The original Wadda Gurdwara (‘Big Temple’) of Singapore’s Sikh community was a bungalow at Queen Street. Acquired with the help of a Sindhi merchant named Wassiamull, the house was turned into a gurdwara in 1912 and became known as the Central Sikh Temple.
The bungalow was converted into a proper temple in 1921, with a congregation hall on the ground floor and other rooms, including a kitchen, on the second storey. The latter is an important feature, as it is the custom of Sikh temples to provide food and lodging to travellers. An unexpected outcome of this tradition was that foreign hippies took undue advantage of the practice during the 1960s, forcing the temple to close its doors to Western tourists. Sikh and other travellers of Indian origin continued to be welcomed, along with the old and destitute.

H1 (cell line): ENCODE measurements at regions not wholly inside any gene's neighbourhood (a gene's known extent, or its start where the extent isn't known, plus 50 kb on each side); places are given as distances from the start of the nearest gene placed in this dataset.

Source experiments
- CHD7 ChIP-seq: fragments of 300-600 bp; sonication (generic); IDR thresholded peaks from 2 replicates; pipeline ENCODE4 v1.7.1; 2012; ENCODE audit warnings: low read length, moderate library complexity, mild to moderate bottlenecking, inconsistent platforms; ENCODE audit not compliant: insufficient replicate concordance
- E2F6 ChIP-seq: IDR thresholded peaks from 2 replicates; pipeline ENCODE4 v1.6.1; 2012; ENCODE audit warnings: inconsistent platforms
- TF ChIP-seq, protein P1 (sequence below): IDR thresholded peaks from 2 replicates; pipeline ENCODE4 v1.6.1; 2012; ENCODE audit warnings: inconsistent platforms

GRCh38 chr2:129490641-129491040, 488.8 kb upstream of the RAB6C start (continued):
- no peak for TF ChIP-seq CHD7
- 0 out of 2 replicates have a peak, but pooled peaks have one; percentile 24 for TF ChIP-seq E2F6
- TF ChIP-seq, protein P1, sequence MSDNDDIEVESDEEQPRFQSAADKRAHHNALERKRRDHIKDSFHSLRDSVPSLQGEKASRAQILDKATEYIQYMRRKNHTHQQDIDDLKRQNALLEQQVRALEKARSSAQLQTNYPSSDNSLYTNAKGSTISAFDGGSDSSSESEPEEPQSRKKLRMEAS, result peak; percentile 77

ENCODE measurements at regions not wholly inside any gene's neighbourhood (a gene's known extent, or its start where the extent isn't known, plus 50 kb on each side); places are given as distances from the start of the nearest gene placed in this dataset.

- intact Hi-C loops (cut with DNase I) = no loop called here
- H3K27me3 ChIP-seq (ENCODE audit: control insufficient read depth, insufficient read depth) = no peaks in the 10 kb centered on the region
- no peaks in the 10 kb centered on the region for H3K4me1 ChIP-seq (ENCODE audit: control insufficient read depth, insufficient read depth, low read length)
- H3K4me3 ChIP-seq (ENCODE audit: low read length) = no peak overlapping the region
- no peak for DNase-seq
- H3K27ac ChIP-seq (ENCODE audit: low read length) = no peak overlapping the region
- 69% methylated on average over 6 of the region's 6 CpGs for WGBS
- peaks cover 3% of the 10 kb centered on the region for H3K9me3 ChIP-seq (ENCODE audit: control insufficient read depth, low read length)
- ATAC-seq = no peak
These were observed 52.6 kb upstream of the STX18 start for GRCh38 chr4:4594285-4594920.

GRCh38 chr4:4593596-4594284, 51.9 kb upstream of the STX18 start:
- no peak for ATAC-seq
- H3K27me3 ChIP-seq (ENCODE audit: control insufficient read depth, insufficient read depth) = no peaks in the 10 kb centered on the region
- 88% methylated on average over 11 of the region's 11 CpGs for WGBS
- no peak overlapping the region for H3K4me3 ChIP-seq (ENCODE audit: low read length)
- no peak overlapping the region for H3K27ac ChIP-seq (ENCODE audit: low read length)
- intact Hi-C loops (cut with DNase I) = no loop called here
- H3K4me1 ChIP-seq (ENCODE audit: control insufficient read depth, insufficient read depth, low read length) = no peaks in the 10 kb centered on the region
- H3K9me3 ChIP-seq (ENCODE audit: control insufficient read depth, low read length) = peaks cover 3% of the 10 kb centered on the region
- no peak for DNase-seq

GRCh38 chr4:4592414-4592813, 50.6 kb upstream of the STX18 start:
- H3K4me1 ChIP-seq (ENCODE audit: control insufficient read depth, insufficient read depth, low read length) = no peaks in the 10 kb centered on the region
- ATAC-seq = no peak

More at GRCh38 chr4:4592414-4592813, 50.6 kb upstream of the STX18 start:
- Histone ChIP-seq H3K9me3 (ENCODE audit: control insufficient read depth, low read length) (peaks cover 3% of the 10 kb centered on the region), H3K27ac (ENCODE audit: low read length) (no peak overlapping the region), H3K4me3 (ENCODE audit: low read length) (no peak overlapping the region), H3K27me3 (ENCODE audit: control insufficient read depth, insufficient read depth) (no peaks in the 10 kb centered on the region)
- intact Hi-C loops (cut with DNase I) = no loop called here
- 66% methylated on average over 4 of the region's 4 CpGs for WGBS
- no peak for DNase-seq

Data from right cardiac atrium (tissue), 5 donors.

After the Queen Street location was slated for redevelopment into housing flats in 1979, the temple moved to a temporary facility at the former Bukit Ho Swee Community Centre at Seng Poh Road. Funded by donations from the Sikh community, construction for a new temple on Towner Road began in 1984.
The Central Sikh Temple is a modern interpretation of a Sikh temple and boasts a skilful blend of modern and traditional architecture that won an award from the Singapore Institute of Architects in 1986. The prayer hall on the second storey is a column-free, fully carpeted space beneath a 13-metre wide hemispherical dome. The internal wall abuts an open-air pool. Beside the temple is a 7-storey annexe building housing a dormitory, guest rooms, staff quarters and classrooms as well as the offices of the Central Sikh Gurdwara Board and Singapore Sikh Education Foundation.